The new credit losses standard will require banks and other creditors to recognize losses on bad loans earlier than under current U.S. Generally Accepted Accounting Principles (GAAP). It goes into effect for public companies in 2020; private companies have an extra year to implement the changes. However, the AICPA is requesting that the latter deadline be extended, because some smaller financial institutions and private companies are concerned that the transition will be difficult unless they get more time.

Close-up on credit losses

The Financial Accounting Standards Board (FASB) responded to the 2008 financial crisis by issuing Accounting Standards Update (ASU) No. 2016-13, Financial Instruments — Credit Losses (Topic 326): Measurement of Credit Losses on Financial Instruments. It’s based on a current expected credit loss (CECL) model, which relies on estimates of future losses. By contrast, current GAAP relies on an incurred-loss model to recognize losses.

Specifically, the new credit losses standard requires banks and other businesses to look to the foreseeable future, consider all reasonable and supportable losses that could happen over the life of the loan, trade receivable or security in question, and book losses. Under the CECL model, the estimate isn’t supposed to cover a best-case or worst-case scenario. To record a loss provision, banks should take into account past experiences, future estimates and current trends in the economy, using their best judgment.

The loss provision, or reserve, is a much-watched figure on banks’ balance sheets and income statements. It’s designed to offer insight into how a bank is performing. Investors and bank examiners pay close attention to changes to loss reserves because, when a bank increases its loss provision, it sends a signal that trouble is coming.

More time

The FASB staggered the effective dates for large banks, small banks, and nonpublic organizations and businesses. But the AICPA and the Credit Union National Association (CUNA) say the standard’s effective date is worded in such a way that many smaller organizations will be left with less time to implement the standard than what the FASB intended. These organizations are asking the FASB to amend the standard’s effective date and give community banks and credit unions until January 1, 2022, to implement the changes.

When the FASB proposed the credit losses standard in 2014, community bankers and credit unions were among the harshest critics of the changes, saying they didn’t partake in the riskiest lending practices that led to the 2008 crash. But the FASB maintained that the new accounting rules needed to apply to all financial institutions because banks of all sizes were affected by the crisis. However, the FASB conceded that credit unions and smaller banks needed more time to comply with changes.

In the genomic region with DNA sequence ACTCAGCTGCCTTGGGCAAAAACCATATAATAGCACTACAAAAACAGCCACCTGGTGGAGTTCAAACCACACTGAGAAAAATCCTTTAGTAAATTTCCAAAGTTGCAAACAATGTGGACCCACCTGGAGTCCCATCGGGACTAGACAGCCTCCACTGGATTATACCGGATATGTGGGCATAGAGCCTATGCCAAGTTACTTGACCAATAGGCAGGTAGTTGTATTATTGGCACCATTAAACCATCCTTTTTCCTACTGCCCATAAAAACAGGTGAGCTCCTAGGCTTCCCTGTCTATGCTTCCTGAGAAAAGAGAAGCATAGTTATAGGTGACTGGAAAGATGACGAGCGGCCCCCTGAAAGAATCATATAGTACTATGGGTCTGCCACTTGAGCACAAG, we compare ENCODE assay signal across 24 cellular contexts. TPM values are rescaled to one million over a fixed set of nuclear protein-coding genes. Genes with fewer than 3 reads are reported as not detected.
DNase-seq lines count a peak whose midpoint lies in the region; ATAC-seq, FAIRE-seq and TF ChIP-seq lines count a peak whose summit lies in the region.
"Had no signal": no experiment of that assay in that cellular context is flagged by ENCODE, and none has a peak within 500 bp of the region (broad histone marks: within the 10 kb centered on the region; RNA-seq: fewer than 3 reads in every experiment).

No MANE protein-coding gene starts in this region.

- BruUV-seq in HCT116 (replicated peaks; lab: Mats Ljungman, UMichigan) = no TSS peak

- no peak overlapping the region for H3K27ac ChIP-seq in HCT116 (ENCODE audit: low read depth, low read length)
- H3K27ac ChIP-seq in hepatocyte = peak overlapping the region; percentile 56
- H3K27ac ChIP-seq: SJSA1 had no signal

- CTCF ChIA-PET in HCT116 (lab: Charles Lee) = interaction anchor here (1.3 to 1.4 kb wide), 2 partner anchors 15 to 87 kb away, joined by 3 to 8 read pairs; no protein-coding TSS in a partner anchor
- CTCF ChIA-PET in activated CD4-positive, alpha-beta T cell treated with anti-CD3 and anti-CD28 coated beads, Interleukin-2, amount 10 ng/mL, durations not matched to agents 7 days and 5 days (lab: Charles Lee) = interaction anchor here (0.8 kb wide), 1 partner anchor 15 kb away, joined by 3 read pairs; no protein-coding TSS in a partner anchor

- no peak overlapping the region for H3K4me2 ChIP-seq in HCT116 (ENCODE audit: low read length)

The FASB declined to comment on the requests from the AICPA and CUNA. But that’s not unusual; the FASB doesn’t typically respond publicly to individual comment letters.

Ready, set, implement

Banks and other creditors have a lot of changes to implement in the coming years. In addition to the new credit losses standard, they also must tackle new rules on recognizing revenue and leases. This fall, expect the FASB to issue additional guidance to help facilitate your company’s transition to the CECL model for reporting credit losses.

Auto lenders weigh in

Lenders who underwrite car loans to customers with poor credit fear that the new credit losses standard will make them 1) report losses long before customers stop making payments and 2) accumulate more interest income than they expect to collect in later periods. So, companies that lend to high-risk car buyers are planning to use the standard’s option to measure new loans at fair value once the new guidance goes into effect.

But balance sheets could be messy as these creditors transition to fair value, because their old loans will be on the books at amortized cost. Several subprime lenders and auto dealers have written to the FASB in recent weeks, asking for an amendment to the transition guidance. They want the FASB to allow a one-time use of the fair-value option to measure financial instruments previously recognized and measured at amortized cost.

“Most entities, they don’t want half their balance sheet at amortized cost and half at fair value,” said Graham Dyer, a member of the FASB’s Transition Resource Group for the credit losses standard. Allowing the fair-value option at transition will more closely match reported losses to expected future cash flows, rather than to contractually required cash flows.

Although the FASB hasn’t publicly addressed these requests, it plans to discuss them in the coming months at meetings of the Transition Resource Group for the credit losses standard, which addresses implementation issues.

If you have any questions, please contact a Briggs & Veselka representative at (713) 667-9147.

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